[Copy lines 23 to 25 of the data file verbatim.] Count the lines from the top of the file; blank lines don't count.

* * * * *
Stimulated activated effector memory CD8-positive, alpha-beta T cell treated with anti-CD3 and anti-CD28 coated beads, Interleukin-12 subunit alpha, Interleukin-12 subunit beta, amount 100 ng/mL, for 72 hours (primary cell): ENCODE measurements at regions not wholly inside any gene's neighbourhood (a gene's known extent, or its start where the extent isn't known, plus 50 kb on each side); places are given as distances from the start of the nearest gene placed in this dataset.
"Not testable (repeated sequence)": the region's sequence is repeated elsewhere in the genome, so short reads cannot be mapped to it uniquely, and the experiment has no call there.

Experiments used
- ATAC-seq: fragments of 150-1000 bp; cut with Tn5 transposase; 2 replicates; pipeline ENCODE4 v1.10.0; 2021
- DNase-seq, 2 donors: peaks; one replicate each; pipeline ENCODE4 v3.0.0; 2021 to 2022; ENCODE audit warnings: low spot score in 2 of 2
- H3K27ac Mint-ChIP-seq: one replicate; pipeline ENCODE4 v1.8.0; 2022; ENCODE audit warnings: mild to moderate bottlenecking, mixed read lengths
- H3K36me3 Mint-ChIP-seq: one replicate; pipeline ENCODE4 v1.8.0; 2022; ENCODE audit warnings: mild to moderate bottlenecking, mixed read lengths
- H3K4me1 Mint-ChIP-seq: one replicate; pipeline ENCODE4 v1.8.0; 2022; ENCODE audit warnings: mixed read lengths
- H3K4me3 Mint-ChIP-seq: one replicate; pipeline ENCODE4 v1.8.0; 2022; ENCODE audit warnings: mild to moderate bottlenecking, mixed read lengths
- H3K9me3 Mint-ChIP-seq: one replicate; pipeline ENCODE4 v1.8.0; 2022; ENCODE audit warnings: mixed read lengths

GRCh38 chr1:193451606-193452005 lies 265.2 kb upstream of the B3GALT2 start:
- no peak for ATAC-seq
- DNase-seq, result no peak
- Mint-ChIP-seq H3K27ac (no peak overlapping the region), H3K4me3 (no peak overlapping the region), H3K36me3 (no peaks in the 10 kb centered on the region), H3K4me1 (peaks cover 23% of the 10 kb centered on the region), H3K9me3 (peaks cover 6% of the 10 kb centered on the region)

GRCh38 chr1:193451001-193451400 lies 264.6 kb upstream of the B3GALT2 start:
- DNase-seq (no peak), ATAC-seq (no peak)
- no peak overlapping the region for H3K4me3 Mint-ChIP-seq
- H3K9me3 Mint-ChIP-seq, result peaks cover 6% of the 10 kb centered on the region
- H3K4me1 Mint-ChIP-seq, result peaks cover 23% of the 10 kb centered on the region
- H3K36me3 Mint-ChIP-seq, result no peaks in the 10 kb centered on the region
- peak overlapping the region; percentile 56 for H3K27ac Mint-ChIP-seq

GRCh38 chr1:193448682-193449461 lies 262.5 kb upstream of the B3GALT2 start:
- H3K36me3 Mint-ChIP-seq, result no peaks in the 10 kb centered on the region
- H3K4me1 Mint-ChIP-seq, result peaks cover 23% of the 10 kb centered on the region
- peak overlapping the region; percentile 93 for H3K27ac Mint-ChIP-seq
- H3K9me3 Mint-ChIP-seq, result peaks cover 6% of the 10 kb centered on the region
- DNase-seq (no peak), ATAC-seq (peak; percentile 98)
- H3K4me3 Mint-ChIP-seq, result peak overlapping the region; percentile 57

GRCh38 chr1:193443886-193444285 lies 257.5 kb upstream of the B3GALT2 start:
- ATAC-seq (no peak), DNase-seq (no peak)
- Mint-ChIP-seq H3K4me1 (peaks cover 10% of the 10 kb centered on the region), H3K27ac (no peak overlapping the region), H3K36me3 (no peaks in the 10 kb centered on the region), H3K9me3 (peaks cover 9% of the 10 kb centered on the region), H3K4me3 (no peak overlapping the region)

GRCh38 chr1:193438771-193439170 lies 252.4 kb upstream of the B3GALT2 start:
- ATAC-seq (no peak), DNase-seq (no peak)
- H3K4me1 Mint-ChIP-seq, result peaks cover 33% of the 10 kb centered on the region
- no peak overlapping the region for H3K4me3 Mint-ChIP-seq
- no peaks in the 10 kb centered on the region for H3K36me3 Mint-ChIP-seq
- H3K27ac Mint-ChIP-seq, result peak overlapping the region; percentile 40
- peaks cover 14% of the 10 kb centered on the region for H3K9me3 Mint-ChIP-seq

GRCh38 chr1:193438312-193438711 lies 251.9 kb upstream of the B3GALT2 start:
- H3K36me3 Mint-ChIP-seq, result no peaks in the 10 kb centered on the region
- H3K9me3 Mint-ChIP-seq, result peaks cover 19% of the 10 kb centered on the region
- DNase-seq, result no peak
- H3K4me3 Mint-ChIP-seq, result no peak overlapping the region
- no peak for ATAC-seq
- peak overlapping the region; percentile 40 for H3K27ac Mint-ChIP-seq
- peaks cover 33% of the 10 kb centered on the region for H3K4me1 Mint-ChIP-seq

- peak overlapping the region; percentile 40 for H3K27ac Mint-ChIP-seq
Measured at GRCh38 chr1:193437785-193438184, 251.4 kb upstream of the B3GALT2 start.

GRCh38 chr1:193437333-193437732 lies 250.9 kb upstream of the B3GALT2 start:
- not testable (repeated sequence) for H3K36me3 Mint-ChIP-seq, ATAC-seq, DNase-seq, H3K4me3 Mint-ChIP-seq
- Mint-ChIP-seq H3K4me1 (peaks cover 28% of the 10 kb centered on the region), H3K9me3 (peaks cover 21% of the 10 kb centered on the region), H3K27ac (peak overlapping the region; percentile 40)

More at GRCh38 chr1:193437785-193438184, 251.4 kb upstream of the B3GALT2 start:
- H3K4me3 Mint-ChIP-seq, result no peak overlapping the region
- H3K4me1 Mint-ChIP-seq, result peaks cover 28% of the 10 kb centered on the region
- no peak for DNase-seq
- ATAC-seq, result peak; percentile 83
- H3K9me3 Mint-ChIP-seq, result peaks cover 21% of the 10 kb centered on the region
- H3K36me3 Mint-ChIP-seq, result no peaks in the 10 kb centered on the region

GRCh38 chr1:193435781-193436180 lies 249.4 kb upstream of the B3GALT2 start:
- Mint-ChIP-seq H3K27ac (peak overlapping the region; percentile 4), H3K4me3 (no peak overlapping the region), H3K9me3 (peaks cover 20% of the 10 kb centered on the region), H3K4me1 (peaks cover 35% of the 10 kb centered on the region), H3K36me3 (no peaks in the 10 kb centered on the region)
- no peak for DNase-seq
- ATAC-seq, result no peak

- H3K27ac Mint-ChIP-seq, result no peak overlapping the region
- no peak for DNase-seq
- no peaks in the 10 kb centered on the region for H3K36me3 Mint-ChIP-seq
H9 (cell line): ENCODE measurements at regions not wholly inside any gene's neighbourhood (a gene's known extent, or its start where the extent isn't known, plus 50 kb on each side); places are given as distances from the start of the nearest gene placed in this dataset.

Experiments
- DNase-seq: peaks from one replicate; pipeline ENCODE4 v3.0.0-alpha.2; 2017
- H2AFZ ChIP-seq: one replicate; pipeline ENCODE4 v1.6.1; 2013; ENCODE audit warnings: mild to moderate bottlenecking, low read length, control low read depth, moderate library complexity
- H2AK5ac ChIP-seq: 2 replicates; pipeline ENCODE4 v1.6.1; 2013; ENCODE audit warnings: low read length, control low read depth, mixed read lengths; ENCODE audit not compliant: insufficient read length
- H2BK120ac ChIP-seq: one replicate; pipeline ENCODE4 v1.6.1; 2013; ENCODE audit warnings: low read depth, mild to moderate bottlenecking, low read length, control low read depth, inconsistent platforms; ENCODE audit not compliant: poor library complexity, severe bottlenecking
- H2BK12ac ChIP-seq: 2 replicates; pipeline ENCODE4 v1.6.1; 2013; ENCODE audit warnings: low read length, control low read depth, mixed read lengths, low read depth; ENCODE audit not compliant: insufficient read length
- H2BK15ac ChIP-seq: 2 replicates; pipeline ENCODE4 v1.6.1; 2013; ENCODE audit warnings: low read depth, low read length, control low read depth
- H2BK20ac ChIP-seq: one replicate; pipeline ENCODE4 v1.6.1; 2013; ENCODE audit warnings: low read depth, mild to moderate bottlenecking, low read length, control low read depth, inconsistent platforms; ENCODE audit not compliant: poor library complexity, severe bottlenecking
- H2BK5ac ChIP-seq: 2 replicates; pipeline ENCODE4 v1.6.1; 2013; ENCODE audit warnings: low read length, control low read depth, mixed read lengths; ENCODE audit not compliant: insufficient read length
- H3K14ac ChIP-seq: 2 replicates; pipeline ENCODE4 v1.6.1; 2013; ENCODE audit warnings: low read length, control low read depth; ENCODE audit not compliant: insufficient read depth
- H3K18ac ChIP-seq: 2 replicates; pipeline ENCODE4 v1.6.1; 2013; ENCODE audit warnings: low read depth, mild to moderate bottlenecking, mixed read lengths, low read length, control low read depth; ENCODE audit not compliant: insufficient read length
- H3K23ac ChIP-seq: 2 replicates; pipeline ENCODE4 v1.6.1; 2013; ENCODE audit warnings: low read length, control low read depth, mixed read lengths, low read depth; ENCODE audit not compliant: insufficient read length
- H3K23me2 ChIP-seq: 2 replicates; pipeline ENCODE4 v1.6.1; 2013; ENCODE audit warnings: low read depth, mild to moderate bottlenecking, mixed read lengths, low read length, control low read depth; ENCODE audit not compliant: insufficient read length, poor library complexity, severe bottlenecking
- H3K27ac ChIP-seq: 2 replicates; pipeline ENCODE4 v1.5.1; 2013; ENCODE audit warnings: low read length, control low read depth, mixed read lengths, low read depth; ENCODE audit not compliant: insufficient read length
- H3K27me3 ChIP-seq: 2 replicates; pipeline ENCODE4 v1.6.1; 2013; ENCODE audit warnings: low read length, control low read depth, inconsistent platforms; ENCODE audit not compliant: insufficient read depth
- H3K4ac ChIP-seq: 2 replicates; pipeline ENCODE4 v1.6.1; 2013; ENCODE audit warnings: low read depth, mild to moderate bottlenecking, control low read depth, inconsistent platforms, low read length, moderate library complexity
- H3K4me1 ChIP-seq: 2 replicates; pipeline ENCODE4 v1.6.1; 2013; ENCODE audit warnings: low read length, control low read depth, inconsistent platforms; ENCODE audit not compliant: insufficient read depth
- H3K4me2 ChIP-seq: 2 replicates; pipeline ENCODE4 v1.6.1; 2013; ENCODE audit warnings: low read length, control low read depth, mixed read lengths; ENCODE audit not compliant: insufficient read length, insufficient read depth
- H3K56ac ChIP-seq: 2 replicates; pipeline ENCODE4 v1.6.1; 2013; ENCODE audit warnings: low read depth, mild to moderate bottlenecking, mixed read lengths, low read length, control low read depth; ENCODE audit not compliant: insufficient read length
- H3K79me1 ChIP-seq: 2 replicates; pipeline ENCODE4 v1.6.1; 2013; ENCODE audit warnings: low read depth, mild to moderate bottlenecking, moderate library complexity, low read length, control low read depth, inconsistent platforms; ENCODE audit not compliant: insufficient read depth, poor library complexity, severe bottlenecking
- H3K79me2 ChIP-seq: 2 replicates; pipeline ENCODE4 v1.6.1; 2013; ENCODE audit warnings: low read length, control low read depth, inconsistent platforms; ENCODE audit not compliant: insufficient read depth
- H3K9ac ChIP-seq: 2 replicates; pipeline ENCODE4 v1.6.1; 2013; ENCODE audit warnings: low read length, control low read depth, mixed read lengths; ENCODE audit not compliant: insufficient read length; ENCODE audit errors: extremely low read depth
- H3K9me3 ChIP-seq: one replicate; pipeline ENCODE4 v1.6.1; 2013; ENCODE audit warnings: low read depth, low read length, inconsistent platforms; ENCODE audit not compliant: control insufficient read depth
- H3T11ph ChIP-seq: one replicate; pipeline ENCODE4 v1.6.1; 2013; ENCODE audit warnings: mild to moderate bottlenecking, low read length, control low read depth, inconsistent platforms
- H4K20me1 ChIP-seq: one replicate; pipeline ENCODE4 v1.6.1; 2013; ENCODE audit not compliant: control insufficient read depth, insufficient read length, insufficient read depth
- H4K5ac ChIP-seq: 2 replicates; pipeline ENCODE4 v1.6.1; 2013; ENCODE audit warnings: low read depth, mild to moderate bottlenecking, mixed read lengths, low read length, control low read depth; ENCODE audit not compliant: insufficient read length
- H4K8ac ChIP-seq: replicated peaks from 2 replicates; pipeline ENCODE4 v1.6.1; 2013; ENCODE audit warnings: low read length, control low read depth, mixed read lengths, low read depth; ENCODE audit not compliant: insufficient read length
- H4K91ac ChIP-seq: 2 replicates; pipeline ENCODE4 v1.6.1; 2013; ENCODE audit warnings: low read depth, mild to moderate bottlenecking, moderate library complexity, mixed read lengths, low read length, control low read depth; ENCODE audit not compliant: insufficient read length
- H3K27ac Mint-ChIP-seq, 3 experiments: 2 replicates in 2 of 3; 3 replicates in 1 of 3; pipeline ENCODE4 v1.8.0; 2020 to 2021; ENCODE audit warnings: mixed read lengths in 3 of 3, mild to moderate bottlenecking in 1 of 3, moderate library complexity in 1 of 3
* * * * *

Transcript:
- H3K36me3 Mint-ChIP-seq, result no peaks in the 10 kb centered on the region
- H3K4me1 Mint-ChIP-seq, result peaks cover 23% of the 10 kb centered on the region
- peak overlapping the region; percentile 93 for H3K27ac Mint-ChIP-seq